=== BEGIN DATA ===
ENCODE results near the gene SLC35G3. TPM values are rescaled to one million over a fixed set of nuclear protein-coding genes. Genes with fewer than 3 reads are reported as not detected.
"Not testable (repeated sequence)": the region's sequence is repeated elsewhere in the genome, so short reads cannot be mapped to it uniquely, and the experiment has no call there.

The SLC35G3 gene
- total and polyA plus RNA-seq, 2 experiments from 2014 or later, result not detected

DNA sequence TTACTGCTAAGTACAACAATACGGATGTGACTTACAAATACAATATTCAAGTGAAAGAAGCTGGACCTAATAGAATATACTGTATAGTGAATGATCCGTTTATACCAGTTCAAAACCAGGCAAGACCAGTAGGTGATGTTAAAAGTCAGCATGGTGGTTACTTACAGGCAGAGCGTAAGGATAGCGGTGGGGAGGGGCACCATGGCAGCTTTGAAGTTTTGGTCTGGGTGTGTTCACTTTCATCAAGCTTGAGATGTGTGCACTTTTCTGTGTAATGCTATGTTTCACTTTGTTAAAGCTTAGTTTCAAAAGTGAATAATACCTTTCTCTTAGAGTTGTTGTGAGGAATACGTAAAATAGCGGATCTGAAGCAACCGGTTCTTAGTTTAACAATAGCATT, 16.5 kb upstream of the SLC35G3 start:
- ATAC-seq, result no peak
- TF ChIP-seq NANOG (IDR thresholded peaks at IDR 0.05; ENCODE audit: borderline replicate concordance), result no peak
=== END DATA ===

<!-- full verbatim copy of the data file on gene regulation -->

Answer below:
ENCODE results near the gene SLC35G3. TPM values are rescaled to one million over a fixed set of nuclear protein-coding genes. Genes with fewer than 3 reads are reported as not detected.
"Not testable (repeated sequence)": the region's sequence is repeated elsewhere in the genome, so short reads cannot be mapped to it uniquely, and the experiment has no call there.

The SLC35G3 gene
- total and polyA plus RNA-seq, 2 experiments from 2014 or later, result not detected

DNA sequence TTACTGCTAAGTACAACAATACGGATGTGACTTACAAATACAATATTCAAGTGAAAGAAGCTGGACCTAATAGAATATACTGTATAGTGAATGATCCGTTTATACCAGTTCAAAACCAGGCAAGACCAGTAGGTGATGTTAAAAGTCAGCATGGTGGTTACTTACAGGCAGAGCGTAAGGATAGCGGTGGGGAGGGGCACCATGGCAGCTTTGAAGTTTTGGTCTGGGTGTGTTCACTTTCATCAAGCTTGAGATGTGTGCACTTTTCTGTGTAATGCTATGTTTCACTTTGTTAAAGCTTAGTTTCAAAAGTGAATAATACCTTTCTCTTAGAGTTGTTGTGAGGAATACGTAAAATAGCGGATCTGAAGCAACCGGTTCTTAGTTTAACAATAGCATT, 16.5 kb upstream of the SLC35G3 start:
- ATAC-seq, result no peak
- TF ChIP-seq NANOG (IDR thresholded peaks at IDR 0.05; ENCODE audit: borderline replicate concordance), result no peak